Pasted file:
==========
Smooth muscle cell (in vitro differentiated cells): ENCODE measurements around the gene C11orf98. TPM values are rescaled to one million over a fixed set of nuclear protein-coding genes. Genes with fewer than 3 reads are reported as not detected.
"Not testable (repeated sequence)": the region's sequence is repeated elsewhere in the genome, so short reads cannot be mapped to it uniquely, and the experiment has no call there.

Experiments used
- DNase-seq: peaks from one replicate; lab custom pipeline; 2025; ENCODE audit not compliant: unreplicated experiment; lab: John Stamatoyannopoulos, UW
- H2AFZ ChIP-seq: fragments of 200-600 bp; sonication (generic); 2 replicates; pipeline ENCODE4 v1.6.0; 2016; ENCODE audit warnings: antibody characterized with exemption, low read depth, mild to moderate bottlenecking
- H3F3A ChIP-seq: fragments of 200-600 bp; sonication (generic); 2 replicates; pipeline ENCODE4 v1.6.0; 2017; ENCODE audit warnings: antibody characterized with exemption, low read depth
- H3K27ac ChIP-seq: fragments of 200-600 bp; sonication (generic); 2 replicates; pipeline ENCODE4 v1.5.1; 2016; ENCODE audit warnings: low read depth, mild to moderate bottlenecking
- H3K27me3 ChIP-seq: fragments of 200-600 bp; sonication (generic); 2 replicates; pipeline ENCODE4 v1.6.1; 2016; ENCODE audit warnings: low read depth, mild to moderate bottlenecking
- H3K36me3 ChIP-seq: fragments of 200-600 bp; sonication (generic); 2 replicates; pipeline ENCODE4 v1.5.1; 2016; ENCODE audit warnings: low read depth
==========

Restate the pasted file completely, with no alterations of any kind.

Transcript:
Smooth muscle cell (in vitro differentiated cells): ENCODE measurements around the gene C11orf98. TPM values are rescaled to one million over a fixed set of nuclear protein-coding genes. Genes with fewer than 3 reads are reported as not detected.
"Not testable (repeated sequence)": the region's sequence is repeated elsewhere in the genome, so short reads cannot be mapped to it uniquely, and the experiment has no call there.

Experiments used
- DNase-seq: peaks from one replicate; lab custom pipeline; 2025; ENCODE audit not compliant: unreplicated experiment; lab: John Stamatoyannopoulos, UW
- H2AFZ ChIP-seq: fragments of 200-600 bp; sonication (generic); 2 replicates; pipeline ENCODE4 v1.6.0; 2016; ENCODE audit warnings: antibody characterized with exemption, low read depth, mild to moderate bottlenecking
- H3F3A ChIP-seq: fragments of 200-600 bp; sonication (generic); 2 replicates; pipeline ENCODE4 v1.6.0; 2017; ENCODE audit warnings: antibody characterized with exemption, low read depth
- H3K27ac ChIP-seq: fragments of 200-600 bp; sonication (generic); 2 replicates; pipeline ENCODE4 v1.5.1; 2016; ENCODE audit warnings: low read depth, mild to moderate bottlenecking
- H3K27me3 ChIP-seq: fragments of 200-600 bp; sonication (generic); 2 replicates; pipeline ENCODE4 v1.6.1; 2016; ENCODE audit warnings: low read depth, mild to moderate bottlenecking
- H3K36me3 ChIP-seq: fragments of 200-600 bp; sonication (generic); 2 replicates; pipeline ENCODE4 v1.5.1; 2016; ENCODE audit warnings: low read depth